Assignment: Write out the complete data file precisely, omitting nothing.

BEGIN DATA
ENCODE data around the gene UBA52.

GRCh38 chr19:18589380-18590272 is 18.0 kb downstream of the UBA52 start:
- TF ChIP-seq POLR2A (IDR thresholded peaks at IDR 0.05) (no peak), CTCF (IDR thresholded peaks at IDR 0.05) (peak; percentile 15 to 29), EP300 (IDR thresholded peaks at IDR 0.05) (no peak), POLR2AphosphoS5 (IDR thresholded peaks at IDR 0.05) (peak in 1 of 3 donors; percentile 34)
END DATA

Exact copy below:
ENCODE data around the gene UBA52.

GRCh38 chr19:18589380-18590272 is 18.0 kb downstream of the UBA52 start:
- TF ChIP-seq POLR2A (IDR thresholded peaks at IDR 0.05) (no peak), CTCF (IDR thresholded peaks at IDR 0.05) (peak; percentile 15 to 29), EP300 (IDR thresholded peaks at IDR 0.05) (no peak), POLR2AphosphoS5 (IDR thresholded peaks at IDR 0.05) (peak in 1 of 3 donors; percentile 34)